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One SIP At A Time

Investors get a SIP of nectar; Turbulence in the skies again for Air India and Jet; The HAL story and more

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Robust systematic investment plan (SIP) inflow has been one of the highlights of  the mutual fund industry in the past year, with investors pouring in Rs 7,985 crore, through SIPs in October 2018 alone - which is an all-time high. According to Nimesh Shah, AMFI Chairperson and MD & CEO of  ICICI Prudential AMC, “The benefits of SIP are commonly understood today by most retail investors, just the way they know the benefits of doing Yoga”. Leading Mutual Fund Research company, Value Research, has analysed SIP performance of diversified equity funds over the last 25 years (1992-2017) and found that it pays to be patient with SIPs – SIPs across diversified equity funds over a 10-year period yielded negative returns in just 0.3 per cent of  the case.

Holding onto SIPs for tenures longer than four years, typically yielded 15-19 per cent to a patient investor. Investors who initiated their SIPs at the peak of 2007, found that 60 per cent of the SIPs had broken even within two years. By 2011, this number expanded to 99 per cent. That’s how wealth is built - one SIP at a time.  
— Clifford Alvares

A Non Sequitur, Dear Minister

Union Defence Minister Nirmala Sitharaman said recently that negotiations for procurement of 126 Rafale jets had fallen through during the tenure of the United Progressive Alliance government because Hindustan Aeronautics (HAL) did not have the required capability to produce the jets in India, in collaboration with French company Dassault Aviation – which really is ironical. The public sector aircraft manufacturer, which notched up a whopping turnover of Rs 1,82,83.86 crore in FY 2017-18, is the licensed producer of some of the world’s  best fighter jets, including the Sukhoi 30 MKI, Jaguar, Mirage-2000 and the MiGs – all of which meet the stringent requirements of the Indian Air Force.

 HAL has developed an advanced version of the MiG-21 and improved on the avionics of the British Hawk. The LCA Tejas is a HAL endeavour too. And yet, its capability to produce Rafale jets was doubted.  
—  Manish Kumar Jha


A Bitter Brew
Coffee may prove a really bitter brew for connoisseurs in the year ahead.  The Global Agriculture Information Network has forecast a rise in coffee prices in the 2018-19 marketing year (MY 2018/19), because of excessive rainfall in the coffee-growing states of Karnataka and Kerala.
The heavy showers have destroyed coffee berries, especially of the Robusta variety, which should lead to a poor yield in MY 2018/19. Even though excessive rainfall is not believed to have greatly impacted plant mortality, there are apprehensions that fungal diseases may destroy some of the crop. Trade estimates of the loss are a scary 20 per cent higher than that of the Coffee Board of India.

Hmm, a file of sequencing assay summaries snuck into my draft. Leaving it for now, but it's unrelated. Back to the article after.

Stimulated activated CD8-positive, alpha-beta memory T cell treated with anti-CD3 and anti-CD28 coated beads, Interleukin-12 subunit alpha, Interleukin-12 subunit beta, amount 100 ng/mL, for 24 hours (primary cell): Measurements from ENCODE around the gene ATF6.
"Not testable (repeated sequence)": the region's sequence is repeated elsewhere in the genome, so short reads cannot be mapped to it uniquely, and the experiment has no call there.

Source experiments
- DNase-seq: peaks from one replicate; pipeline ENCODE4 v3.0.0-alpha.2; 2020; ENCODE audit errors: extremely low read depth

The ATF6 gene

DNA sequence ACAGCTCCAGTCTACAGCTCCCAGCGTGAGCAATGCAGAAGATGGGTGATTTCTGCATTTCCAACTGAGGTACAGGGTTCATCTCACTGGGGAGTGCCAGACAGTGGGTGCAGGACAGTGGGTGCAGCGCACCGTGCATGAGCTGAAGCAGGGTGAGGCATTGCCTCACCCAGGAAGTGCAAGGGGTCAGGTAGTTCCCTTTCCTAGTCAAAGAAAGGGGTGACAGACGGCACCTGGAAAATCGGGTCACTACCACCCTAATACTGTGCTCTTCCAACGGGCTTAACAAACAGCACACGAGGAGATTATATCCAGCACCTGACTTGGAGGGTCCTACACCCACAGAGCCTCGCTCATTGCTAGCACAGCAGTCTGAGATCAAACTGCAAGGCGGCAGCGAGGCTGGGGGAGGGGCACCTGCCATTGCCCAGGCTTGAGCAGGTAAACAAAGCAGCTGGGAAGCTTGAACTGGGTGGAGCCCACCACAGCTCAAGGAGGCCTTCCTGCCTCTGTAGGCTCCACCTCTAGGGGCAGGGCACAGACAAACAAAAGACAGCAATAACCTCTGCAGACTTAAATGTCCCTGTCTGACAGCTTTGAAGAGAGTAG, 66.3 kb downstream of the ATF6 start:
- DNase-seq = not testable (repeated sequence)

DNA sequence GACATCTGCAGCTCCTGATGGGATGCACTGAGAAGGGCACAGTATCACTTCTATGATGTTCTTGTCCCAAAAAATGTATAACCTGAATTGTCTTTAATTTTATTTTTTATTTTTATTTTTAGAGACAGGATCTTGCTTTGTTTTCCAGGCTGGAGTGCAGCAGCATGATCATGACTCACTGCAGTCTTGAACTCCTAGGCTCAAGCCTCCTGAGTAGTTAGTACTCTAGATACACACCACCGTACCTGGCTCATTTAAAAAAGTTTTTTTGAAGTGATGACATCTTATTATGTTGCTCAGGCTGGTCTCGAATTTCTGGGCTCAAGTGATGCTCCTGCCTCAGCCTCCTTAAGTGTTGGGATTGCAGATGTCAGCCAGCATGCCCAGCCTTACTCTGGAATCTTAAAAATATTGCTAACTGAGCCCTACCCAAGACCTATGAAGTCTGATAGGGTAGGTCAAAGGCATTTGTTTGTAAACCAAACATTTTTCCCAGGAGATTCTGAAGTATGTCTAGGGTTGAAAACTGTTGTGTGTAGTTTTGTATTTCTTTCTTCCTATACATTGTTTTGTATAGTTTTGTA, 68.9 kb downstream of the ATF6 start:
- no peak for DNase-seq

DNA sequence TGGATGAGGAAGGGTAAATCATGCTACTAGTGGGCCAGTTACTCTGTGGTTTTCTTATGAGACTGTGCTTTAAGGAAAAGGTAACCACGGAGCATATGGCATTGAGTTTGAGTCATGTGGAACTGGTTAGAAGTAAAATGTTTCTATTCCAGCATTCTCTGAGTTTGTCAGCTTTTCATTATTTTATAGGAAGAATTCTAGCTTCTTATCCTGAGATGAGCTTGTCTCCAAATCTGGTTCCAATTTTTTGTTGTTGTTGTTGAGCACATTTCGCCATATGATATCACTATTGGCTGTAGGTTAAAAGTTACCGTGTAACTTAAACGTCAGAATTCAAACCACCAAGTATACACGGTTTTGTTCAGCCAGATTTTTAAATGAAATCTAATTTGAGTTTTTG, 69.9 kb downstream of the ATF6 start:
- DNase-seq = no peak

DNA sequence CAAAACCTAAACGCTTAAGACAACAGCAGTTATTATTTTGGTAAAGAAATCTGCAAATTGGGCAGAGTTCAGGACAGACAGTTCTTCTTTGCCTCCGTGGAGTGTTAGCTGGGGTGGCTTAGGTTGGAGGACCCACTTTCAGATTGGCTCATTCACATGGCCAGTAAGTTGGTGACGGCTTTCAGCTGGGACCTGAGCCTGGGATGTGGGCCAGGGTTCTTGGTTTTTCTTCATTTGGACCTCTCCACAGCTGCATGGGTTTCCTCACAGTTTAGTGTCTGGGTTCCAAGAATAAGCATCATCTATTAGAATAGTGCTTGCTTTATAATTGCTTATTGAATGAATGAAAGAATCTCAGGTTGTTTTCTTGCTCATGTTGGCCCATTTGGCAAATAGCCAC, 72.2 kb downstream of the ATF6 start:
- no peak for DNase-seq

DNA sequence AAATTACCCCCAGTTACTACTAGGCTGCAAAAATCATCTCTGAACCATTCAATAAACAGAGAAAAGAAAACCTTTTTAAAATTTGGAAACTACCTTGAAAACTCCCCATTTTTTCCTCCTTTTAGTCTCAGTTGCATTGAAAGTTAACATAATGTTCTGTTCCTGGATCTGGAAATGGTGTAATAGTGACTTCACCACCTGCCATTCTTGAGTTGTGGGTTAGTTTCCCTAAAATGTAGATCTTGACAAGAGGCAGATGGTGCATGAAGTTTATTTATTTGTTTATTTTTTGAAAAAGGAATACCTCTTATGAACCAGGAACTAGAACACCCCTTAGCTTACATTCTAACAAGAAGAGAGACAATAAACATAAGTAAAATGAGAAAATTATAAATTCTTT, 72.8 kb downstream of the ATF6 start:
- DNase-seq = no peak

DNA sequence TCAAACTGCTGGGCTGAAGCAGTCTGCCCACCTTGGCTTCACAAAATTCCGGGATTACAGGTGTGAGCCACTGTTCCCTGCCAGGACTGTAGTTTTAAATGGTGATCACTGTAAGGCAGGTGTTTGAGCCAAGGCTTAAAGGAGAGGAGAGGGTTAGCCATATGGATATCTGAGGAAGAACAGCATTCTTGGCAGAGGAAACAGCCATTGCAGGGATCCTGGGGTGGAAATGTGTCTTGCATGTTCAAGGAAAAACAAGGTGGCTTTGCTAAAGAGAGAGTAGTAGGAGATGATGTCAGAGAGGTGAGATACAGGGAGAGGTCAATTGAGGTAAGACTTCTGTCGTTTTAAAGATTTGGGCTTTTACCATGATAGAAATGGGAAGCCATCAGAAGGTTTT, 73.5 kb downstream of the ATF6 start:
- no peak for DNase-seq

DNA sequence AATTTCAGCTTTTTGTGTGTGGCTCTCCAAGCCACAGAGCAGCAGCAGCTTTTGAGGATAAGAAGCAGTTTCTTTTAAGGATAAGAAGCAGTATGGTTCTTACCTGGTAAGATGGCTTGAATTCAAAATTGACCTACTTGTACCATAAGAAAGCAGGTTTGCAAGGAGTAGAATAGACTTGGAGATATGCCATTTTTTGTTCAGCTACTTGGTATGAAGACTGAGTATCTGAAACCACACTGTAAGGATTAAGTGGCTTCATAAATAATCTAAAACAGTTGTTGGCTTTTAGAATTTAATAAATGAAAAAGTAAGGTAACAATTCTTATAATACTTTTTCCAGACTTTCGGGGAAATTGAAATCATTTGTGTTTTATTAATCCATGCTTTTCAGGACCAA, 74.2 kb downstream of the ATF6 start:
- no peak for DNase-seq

— Prabodh Krishna

Turbulence In The Skies Again 
The oft-turbulent aviation sector refuses to stay calm. Financially troubled airlines, Air India (public sector) and Jet Airways (private sector), are back in the headlines, screaming ‘stake sale’, ‘fund raising’, ‘investors interest’ etc. Earlier in the year, the government-backed, debt-laden Air India had made an unsuccessful attempt to find investors for the airline. Now an Inter-Ministerial panel has batted for divesting 100 per cent government stake in Air India’s ground handling subsidiary, Air India Air Transport Services (AIATSL), which controls over 80 per cent of the market.

Meanwhile, the cash-strapped full-service carrier, Jet Airways, is also in the news.

An industry buzz that has been flying about for a while and is now gaining momentum by the day, is that Jet Airways promoter, Naresh Goyal, is now open to diluting the 51 per cent stake he holds in the airline, along with his wife.

Sources says Goyal is also in talks with Etihad, the Tata Group and a consortium of Delta Airlines and Air France, for a potential stake sale. “In line with its policy, Jet Airways does not comment on speculation,” said a Jet Airways spokesperson. Will the N ew Year bring in some good news for the aviation sector?  
—  Ashish Sinha

Yezdi in Mahindra stable?
Classic Legends, a Mahindra-owned subsidiary, is drawing up plans to bring two other brands, BSA and Yezdi, under its umbrella in the near future.  The exact timeline has not been firmed up as yet, but the market buzz is that Classic Legends may own the brands sometime late next year, or early 2020.

What the new-age Yezdi products will be like is not quite clear now, but there is speculation that they will be based on the Jawa platform and appeal to a completely different set of buyers.
Owning Yezdi, though, will not quite be a cakewalk for Classic Legends. The Yezdi trademark has a hurdle to cross. It is currently registered for use in leather goods.  
— Avishek Banerjee


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